Running Audiobooks (I listened to these while I was running, which helped me get through runs):

'Depression Hates a Moving Target' by Nita Sweeney. I wrote a review of this and shared a guest post by Nita. This book felt like it was written just for me--the mental health + running was just what I needed. I'm currently listening to the audiobook again during my walks.

'My Year of Running Dangerously' by Tom Foreman. I didn't know when I started listening to this that Tom Foreman is a well-known broadcaster for CNN. I am glad I didn't know that, because I probably wouldn't have chosen to listen to this audiobook if I had. His daughter asks him to run a marathon with her, and it takes him on a very long (literally) running journey.

'Running Man' by Charlie Engle. This is about an elite runner, so I didn't listen to it thinking that I was going to achieve this sort of level, haha. But I really enjoyed the book--I'd like to watch the film that the book is about, called Running the Sahara, produced by Matt Damon.

There are some films that I love for running motivation, too, but you can find those on this post (I won't re-list them and make this long post even longer). I do want to add one movie, though:

'Brittany Runs a Marathon' on Amazon Prime. I LOVED this movie! I wrote a review on my blog here.

So, this is just a short list--there are so many books, movies, podcasts, websites, blogs, etc., that are great for a quick boost of motivation! If you have any favorites, please feel free to share. It's been a while since I've been into all things running ;)


  1. Between you mentioning DHAMT twice in the same week and you finding joy in running again, I can't get enough of these posts. I'm also glad I'm not the only one who finds old photos inspiring. Go you! And, thanks always for the shout outs. My editor loves you BTW. ;-)

  2. LOVED the Santa Hustle race! They stopped doing it locally years ago (it used to be at Knott's Berry Farm in southern CA), and I was so sad. I did the virtual race this year mostly for the awesome swag ;)

  3. Hi Katie! I'm glad to see that you're finding your running mojo again. Are you going to watch your heart rate? I'm curious because I'm very slowly coming back from an injury and thought low heart rate training would be good for me (as opposed to a Couch to 5K type interval plan). The hard part for me is that with low heart rate, I can't run AT ALL without my HR getting too high. It is all power walking and I'm getting frustrated. I'm thinking about switching to a run/walk interval plan just so I can actually run. What are your thoughts on this? Thanks!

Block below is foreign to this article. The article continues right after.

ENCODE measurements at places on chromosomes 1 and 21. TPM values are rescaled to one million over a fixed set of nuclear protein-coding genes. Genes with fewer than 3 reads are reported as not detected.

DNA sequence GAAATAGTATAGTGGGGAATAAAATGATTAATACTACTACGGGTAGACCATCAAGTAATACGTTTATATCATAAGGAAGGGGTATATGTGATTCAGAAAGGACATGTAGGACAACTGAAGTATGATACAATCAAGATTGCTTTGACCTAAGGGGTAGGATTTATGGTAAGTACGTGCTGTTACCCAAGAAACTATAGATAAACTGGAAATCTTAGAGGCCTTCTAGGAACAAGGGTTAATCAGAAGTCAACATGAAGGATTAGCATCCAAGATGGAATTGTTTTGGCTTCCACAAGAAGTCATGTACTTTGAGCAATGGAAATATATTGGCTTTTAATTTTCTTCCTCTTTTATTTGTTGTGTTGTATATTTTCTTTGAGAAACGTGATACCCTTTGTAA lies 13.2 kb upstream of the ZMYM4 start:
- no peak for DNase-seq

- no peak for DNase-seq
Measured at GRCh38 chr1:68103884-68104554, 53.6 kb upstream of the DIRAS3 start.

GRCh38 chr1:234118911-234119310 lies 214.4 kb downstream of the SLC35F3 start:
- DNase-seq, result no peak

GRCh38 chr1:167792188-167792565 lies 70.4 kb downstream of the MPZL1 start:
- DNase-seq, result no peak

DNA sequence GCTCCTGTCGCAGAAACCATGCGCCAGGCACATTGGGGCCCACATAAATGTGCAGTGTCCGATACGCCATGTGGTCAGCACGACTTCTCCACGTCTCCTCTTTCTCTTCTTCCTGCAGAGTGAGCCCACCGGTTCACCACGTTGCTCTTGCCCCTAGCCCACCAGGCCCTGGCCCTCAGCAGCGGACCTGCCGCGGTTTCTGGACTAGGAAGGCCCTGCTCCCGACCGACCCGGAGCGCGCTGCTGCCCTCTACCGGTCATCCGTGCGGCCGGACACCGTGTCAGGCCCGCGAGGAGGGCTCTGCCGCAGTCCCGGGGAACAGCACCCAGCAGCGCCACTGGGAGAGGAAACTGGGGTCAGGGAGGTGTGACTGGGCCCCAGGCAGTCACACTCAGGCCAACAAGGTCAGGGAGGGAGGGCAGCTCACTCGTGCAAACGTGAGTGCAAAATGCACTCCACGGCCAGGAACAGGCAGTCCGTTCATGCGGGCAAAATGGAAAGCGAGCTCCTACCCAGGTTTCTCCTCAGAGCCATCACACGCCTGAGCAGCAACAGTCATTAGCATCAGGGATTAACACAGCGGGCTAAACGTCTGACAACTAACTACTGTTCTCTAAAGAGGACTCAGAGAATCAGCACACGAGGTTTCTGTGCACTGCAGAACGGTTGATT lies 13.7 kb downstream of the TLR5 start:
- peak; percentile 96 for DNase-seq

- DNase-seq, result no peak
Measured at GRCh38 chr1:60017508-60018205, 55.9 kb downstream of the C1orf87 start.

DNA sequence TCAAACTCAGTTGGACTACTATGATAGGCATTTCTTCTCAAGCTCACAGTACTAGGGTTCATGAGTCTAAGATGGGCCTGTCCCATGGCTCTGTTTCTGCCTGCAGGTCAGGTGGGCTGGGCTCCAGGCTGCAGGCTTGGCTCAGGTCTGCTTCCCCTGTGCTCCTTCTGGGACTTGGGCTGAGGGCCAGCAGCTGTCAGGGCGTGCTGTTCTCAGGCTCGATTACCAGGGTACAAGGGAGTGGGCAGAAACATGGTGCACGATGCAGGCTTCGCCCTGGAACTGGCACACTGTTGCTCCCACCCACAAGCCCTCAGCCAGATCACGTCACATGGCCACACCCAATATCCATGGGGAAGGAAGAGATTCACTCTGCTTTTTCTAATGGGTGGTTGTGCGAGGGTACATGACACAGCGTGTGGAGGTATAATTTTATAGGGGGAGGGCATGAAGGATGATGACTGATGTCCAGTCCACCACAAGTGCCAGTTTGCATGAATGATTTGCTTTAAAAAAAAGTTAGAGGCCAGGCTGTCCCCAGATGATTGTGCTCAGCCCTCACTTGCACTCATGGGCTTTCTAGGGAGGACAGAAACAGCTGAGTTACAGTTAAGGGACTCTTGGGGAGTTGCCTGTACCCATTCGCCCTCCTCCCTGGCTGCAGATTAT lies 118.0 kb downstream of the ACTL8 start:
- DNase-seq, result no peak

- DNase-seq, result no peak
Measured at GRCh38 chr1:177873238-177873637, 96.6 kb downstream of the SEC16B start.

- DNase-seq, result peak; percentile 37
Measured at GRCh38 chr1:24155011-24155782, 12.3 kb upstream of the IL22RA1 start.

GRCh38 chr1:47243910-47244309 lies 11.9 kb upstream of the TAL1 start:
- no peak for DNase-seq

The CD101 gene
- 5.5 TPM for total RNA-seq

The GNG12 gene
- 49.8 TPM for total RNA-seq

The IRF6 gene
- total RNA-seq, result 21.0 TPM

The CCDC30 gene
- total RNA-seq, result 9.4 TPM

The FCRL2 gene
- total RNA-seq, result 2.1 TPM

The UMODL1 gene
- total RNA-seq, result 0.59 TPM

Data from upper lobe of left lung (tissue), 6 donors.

1. If you're looking at getting back into running for the long haul, and not just focused on a particular race, then I think heart rate training would be ideal. It takes a LOT of patience and you have to set your pride aside, but you'll be a better runner in the long run (no pun intended). You could do an interval plan if you really want to get some running in--however, your intervals might be super short. The MAF range (for low-heart rate training) is 180 minus your age. And then 10 beats below that number is the low end of your range. I'm 39, so my MAF rate is 141--and the low end is 131. That means to stay in the MAF training zone, I would need to keep my heart rate between 131-141 bpm. To do intervals this way, you could run (very easily and slowly) until your heart rate reaches the top number (141) and then walk very easily until it drops to the low end (131). Then start running again until it hits the high number. And so on. You might find your intervals to be only 10 seconds long at first! But over time (for some people, it only takes a few weeks to see results--for others, it could take several months) you'll be able to run at that lower heart rate for a long time. I never felt better than I did after doing heart rate training!

      However, I also followed an 80/20 method with it. I was training five days a week--one run was a tempo, one was short fast intervals, and the other three were very slow (MAF) runs. If you do 80% of your TIME spent running at a MAF heart rate, you significantly decrease your odds of injury. Since you're coming back from an injury now, though, I'd take it easy for a while until your body gets used to running again.

      Try giving the super short intervals a try with your MAF heart rate range. Just remember to run as slowly and easily as possible so that you're able to run for longer before you hit your high number.

      Sorry for such a long response! Let me know what you decide--I'm curious how it goes for you. Good luck!

    2. Thank you! This is very helpful :)